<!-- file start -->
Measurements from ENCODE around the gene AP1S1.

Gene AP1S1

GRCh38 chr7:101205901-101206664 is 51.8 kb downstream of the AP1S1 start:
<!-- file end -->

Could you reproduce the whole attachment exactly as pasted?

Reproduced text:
Measurements from ENCODE around the gene AP1S1.

Gene AP1S1

GRCh38 chr7:101205901-101206664 is 51.8 kb downstream of the AP1S1 start: